;; We've so far implemented Heron's method for finding the square root of ;; the number 10. The program looks like this: (defn average [a b] (/ (+ a b) 2)) (defn improve-guess [guess] (average guess (/ 10 guess))) (defn abs[x] (if (< x 0) (- x) x)) (defn good-enough? [guess] (< (abs (- 10 (* guess guess))) 1e-6)) (defn good-enough-guess [x] (if (good-enough? x) x (good-enough-guess (improve-guess x)))) ;; At this point, it might be a good idea to put the functions in a file. ;; If we use a lisp-conscious IDE (EMACS, the Editor for Middle Aged Computer Scientists, is my favourite) ;; Then we can carry on our conversational style of development. ;; In fact, this program is easily generalized. Our first task is to make a more general ;; iterative-improve function. This function should take a guess, a function to improve guesses, ;; and a function to tell when guesses are good enough, and return an answer which is good enough, ;; which it should find by repeatedly improving the guesses. ;; We almost have this function already. We just need to make the constants in good-enough-guess into arguments. (defn iterative-improve [x improve good?] (if (good? x) x (iterative-improve (improve x) improve good?))) ;; Let's test that: (In emacs, put the cursor at the end of the expression and type C-x C-e to evaluate the expression) (iterative-improve 1.0 improve-guess good-enough?) ;; Or in fact, we can use C-u C-x C-e to evaluate it and paste it into the buffer. (iterative-improve 1.0 improve-guess good-enough?) 3.162277665175675 ;; (* 3.162277665175675 3.162277665175675) is 10.000000031668918, so we haven't broken our method. ;; Of course to find the square roots of numbers other than 10, we need functions that will make our guesses closer and tell whether the answers are good enough. ;; It would be a terrible thing to have to hand code them every time. But we can make functions which make functions: (defn make-improver [n] (fn [guess] (average guess (/ n guess)))) (def f (make-improver 25)) (f 1.0) ;13.0 (f (f 1.0)) ;7.461538461538462 (take 10 (iterate f 1.0)) ;(1.0 13.0 7.461538461538462 5.406026962727994 5.015247601944898 5.000023178253949 5.000000000053722 5.0 5.0 5.0) (defn make-good-enough? [n] (fn [guess] (< (abs (- n (* guess guess))) 1e-6))) (def g? (make-good-enough? 25)) (take 10 (map g? (iterate f 1.0))) ;(false false false false false false true true true true) (iterative-improve 1.0 f g?) ;5.000000000053722 ;; So now we can find arbitrary square roots (defn square-root [n] (iterative-improve 1.0 (make-improver n) (make-good-enough? n))) (square-root 2) ;1.4142135623746899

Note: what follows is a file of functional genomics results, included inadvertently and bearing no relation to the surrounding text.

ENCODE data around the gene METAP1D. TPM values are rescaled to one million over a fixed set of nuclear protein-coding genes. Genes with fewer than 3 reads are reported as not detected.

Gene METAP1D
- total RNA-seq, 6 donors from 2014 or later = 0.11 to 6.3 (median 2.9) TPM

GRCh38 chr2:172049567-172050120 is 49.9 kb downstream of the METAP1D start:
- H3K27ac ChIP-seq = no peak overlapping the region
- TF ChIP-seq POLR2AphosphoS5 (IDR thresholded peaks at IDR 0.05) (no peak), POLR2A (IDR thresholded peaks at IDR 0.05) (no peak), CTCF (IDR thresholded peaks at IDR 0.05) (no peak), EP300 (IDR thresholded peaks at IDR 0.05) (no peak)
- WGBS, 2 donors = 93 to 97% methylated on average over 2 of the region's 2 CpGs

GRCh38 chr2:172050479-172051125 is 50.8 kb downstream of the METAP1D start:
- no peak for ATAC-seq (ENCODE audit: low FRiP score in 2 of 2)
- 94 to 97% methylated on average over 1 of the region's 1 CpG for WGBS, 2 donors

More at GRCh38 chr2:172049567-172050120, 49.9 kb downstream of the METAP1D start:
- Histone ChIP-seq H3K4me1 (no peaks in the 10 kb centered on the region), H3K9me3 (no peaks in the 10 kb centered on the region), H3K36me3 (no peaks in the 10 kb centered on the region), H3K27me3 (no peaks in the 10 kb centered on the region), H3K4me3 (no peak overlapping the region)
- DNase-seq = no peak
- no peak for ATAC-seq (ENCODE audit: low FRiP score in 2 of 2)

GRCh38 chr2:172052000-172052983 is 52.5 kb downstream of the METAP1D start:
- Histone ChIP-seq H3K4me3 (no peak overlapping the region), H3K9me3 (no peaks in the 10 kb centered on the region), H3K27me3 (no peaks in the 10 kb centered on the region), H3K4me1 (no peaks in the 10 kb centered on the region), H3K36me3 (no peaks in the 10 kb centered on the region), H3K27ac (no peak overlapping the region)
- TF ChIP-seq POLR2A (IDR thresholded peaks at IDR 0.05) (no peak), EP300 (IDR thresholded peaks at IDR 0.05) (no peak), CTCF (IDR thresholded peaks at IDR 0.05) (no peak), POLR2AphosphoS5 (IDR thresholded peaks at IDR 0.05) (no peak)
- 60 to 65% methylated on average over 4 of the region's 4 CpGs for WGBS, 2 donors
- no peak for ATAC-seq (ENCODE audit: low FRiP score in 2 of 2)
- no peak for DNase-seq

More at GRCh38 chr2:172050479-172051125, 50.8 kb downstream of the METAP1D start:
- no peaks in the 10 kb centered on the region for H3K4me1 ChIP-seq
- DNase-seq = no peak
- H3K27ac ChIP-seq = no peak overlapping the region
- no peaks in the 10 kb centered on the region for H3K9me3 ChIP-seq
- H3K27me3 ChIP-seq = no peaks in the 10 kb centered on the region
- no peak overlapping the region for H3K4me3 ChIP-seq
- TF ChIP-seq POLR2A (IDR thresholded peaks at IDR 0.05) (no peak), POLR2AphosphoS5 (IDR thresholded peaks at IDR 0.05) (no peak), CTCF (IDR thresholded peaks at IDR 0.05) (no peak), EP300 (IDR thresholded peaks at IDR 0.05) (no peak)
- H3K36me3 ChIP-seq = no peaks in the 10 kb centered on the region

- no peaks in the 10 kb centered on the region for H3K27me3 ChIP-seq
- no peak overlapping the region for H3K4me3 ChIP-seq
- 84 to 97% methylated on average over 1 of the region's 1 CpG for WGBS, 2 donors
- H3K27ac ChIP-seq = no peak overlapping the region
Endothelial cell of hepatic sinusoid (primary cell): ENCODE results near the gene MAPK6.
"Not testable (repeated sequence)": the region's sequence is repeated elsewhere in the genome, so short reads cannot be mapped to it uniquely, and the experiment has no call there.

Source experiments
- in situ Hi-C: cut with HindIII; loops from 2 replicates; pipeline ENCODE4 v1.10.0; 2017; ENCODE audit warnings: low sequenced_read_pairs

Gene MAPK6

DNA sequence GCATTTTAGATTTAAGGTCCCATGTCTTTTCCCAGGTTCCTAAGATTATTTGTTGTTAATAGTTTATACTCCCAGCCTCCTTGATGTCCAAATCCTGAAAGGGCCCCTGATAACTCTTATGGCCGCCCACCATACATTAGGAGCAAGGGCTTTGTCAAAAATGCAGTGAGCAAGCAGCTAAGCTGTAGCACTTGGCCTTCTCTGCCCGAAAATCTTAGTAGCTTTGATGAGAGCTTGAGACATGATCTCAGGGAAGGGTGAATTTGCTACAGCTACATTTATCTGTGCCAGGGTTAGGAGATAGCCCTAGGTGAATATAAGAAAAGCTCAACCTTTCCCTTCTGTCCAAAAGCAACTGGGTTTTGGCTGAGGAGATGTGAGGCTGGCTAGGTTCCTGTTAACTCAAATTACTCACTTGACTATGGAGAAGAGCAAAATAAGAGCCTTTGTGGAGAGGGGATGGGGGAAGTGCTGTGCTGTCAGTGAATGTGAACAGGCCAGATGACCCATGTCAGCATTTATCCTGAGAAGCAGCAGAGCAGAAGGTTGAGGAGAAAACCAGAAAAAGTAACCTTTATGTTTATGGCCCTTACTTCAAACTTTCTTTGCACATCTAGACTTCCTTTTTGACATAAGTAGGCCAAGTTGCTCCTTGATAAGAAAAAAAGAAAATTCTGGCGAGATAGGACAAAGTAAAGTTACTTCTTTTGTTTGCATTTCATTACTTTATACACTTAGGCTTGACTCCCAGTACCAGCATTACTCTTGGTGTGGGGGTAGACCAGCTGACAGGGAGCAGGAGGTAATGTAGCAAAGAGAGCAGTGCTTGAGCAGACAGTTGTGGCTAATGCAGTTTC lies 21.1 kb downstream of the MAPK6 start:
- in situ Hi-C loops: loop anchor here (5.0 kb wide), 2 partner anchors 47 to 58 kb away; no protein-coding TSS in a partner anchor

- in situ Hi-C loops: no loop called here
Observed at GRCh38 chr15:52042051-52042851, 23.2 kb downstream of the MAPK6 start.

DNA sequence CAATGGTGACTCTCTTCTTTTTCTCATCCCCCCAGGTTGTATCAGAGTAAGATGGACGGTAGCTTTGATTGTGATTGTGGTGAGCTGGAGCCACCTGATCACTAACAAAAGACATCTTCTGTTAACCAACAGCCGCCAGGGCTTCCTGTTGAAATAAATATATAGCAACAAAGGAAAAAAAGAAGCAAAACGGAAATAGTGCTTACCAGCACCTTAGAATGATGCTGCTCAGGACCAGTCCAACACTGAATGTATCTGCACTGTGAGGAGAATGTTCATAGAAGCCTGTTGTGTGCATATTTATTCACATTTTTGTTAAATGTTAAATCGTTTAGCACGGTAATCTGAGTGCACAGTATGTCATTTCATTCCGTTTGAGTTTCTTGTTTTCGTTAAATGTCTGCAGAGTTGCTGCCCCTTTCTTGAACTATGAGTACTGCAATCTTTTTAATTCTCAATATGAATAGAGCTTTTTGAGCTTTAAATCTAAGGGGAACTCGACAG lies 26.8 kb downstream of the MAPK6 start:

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## Wednesday, February 16, 2011

### Clojure Dojo 2: What about numbers that aren't 10?

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Just for the record, I'll repeat the comment from the previous post. You should use recur in iterative-improve.

ReplyDeletehttp://clojure.org/special_forms

"Note that recur is the only non-stack-consuming looping construct in Clojure. There is no tail-call optimization and the use of self-calls for looping of unknown bounds is discouraged. recur is functional and its use in tail-position is verified by the compiler."